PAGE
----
I must admit that I know the answer to my own question: sadly, few will be convinced. As the Oliver Stone post that circulated social media yesterday demonstrated, the West is full of “useful idiots” (this term was apparently first used by Lenin to describe unwitting propagandists who could be used for subverting capitalism from within), and the Kremlin has over a century of experience in using such sympathizers and apologists to full advantage. For those who missed it, the double Oscar-winning Hollywood director Oliver Stone, after apparently having interviewed Viktor Yanukovych for 4 hours at a location near Moscow, yesterday announced that his upcoming “documentary” film would demonstrate that the sniper shootings in February 2014 on Kyiv’s Independence Square were a CIA plot. My first reaction after reading this was that Stone is either crazy, stupid, extremely gullible, or very well-paid by the Kremlin. Then I recalled Pulitzer Prize winning New York Times journalist Will Durante’s reports from Ukraine in 1932-33 – having travelled throughout the country, he claimed there was no famine, despite seeing people dying in the streets on multiple occasions. Unfortunately, people like Stone and Durante seem to be more common in the West than most would like to believe.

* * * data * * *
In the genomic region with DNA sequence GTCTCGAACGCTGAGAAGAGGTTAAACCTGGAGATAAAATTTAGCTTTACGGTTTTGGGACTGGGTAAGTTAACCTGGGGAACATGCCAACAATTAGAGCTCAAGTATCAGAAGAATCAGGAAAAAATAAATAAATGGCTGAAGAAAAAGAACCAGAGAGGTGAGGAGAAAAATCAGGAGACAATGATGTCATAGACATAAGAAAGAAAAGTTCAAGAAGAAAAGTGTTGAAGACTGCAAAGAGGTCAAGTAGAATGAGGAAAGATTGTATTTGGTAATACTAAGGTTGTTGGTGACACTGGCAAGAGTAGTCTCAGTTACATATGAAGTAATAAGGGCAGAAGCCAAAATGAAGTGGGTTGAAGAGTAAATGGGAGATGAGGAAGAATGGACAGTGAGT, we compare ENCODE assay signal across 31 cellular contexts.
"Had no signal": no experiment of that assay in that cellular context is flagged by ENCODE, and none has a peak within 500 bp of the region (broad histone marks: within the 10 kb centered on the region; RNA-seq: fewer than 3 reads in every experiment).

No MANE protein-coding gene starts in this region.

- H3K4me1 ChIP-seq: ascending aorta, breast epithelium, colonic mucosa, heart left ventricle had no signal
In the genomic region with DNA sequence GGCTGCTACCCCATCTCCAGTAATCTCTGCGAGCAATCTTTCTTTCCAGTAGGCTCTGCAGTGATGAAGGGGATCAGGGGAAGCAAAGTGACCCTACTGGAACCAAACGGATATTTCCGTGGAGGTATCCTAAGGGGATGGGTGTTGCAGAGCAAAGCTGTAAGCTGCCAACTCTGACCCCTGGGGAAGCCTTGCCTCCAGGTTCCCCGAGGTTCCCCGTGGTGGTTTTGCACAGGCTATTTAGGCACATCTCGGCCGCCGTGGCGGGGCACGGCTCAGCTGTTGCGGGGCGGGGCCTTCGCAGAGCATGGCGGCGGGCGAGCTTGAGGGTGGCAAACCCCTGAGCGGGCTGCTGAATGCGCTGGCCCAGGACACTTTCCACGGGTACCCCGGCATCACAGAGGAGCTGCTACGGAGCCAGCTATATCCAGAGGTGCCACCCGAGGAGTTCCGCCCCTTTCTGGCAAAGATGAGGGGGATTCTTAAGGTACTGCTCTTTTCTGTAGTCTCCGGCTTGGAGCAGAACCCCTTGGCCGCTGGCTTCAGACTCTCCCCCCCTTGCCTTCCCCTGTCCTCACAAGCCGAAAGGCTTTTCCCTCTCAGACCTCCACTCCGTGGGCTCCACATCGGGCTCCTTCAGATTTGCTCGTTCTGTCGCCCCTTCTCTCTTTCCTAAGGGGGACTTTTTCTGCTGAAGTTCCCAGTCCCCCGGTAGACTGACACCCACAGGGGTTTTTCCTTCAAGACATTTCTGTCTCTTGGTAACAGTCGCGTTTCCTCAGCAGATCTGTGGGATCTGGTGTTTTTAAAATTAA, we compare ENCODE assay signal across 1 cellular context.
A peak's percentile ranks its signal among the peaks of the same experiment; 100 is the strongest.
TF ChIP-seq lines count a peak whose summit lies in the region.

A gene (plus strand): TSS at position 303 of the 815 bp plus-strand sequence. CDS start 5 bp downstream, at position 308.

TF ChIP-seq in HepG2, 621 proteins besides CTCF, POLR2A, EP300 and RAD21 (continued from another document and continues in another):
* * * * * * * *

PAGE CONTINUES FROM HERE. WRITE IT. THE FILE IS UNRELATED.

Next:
Ironically however, for the sake of humanity, I sincerely hope and pray that such “useful idiots” (and others like them, e.g. those who would have the world see a right wing neo-Nazi radical on every street corner in Kyiv) will continue to enjoy the freedom to express their foolish opinions in the New Year and well into the future. The alternative is more frightening, and in fact more immediate, than most would like to admit.

This morning, I called a former student, Andriy Zelinskyy – a graduate of Kyiv-Mohyla and now Jesuit priest, serving as a chaplain in the Ukrainian military. As he answered his mobile phone, his voice was tired and stressed. Father Andriy is currently in the village of Piesky, less than 2 km from Donetsk airport. Last night, the shelling there was certainly not “phoney”. Russian mercenaries bombed their position from all sides throughout the night, letting up only in the morning. On the ground it looked like preparation for a land assault. For those who read Ukrainian, I recommend Father Andriy’s Facebook post https://www.facebook.com/andriy.zelinskyy/posts/10203675020496319?pnref=story.  His eloquent description of the morning after the battle defies translation.